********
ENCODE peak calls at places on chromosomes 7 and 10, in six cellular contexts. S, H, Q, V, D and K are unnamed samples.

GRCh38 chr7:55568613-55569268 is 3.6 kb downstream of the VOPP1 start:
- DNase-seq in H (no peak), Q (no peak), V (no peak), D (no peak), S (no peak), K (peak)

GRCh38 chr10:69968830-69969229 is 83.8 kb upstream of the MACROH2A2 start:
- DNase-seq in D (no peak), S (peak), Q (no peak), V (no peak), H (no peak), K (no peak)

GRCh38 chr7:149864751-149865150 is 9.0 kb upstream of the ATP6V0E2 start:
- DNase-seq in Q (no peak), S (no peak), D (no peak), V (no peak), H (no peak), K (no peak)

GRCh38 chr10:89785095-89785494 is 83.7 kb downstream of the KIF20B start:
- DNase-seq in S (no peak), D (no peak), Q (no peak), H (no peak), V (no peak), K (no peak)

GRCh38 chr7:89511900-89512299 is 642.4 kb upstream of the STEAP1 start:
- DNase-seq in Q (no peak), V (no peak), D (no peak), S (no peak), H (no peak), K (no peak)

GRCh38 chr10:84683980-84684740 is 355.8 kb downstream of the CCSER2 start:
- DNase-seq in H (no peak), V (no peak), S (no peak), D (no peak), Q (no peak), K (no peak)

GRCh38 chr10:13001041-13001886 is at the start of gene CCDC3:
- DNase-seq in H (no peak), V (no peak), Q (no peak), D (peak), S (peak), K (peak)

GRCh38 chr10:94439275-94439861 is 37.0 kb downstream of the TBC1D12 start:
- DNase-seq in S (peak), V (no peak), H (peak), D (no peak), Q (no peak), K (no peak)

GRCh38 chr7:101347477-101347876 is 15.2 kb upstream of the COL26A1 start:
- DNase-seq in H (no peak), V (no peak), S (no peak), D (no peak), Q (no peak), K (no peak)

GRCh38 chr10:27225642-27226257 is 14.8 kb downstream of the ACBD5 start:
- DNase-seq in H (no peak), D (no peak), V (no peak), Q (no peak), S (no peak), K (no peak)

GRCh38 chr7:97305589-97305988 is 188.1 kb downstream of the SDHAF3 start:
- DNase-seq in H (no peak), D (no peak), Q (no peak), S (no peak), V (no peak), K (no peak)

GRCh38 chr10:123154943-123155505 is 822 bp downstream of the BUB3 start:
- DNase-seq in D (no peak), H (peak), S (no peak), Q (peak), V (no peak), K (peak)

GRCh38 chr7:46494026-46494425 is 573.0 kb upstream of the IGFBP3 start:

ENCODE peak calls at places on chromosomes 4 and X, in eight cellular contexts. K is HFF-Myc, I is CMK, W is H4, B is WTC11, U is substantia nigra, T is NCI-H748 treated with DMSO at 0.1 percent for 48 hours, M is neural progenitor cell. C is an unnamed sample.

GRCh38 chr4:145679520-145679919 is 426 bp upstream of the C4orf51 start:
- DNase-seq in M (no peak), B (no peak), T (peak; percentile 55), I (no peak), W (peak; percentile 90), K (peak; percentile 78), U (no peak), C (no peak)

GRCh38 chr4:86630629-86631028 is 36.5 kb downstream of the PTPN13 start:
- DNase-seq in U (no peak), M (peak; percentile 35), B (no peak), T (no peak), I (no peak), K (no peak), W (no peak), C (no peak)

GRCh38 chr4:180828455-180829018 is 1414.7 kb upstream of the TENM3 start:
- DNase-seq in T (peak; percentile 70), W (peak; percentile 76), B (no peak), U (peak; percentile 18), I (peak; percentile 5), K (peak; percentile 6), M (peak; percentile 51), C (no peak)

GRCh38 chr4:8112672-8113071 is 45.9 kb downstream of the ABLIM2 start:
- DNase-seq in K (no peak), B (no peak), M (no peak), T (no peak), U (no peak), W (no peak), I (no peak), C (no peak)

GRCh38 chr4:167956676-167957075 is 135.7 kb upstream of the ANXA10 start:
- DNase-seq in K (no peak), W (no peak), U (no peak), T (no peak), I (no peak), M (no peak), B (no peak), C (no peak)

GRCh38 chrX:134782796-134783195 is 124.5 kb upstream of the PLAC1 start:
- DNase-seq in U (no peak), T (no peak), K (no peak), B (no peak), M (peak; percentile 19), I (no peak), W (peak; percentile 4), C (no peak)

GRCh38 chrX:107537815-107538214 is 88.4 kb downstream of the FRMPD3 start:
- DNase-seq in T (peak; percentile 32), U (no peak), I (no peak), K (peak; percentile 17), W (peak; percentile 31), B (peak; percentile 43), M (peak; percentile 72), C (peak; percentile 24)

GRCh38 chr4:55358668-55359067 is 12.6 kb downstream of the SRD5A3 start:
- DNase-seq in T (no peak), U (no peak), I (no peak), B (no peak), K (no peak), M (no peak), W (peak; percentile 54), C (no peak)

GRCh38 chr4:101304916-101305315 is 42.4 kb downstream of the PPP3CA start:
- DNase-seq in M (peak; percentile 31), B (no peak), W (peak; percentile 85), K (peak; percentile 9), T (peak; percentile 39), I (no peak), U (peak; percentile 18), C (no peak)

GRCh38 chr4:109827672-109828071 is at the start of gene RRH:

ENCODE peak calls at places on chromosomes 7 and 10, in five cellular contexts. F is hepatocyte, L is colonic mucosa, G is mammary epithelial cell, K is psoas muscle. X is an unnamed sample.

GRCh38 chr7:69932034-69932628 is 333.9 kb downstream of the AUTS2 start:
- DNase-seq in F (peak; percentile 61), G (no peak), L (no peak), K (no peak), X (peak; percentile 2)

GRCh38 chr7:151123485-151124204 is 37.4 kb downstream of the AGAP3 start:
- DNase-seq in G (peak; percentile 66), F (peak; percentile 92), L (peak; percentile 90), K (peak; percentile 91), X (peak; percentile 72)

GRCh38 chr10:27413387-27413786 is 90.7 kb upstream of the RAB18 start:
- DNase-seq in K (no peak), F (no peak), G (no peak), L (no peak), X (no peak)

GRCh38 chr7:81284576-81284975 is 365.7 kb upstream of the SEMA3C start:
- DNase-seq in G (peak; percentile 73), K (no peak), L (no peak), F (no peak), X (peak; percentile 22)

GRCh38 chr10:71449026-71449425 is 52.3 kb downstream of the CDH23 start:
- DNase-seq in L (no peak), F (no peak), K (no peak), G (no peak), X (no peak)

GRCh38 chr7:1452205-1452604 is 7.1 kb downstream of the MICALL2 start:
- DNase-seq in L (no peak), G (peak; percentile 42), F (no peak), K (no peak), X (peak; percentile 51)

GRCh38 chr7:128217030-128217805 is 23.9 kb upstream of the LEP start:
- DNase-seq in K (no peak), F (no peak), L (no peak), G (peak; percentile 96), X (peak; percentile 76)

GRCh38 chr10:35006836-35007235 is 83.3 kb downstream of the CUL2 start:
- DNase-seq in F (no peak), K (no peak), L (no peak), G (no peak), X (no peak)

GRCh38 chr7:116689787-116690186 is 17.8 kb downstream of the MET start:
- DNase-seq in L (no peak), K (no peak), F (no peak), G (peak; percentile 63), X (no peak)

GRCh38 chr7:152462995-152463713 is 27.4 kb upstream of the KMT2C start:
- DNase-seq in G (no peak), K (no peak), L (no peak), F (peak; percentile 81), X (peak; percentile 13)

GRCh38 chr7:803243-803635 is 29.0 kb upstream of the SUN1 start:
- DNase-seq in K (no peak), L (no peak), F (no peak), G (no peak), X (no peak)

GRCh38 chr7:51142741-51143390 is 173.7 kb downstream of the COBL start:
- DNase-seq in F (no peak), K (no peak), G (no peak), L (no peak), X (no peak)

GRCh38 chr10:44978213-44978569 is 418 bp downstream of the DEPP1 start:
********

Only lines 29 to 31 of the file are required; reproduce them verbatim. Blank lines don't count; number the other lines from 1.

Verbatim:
- DNase-seq in M (no peak), B (no peak), T (peak; percentile 55), I (no peak), W (peak; percentile 90), K (peak; percentile 78), U (no peak), C (no peak)

GRCh38 chr4:86630629-86631028 is 36.5 kb downstream of the PTPN13 start:
- DNase-seq in U (no peak), M (peak; percentile 35), B (no peak), T (no peak), I (no peak), K (no peak), W (no peak), C (no peak)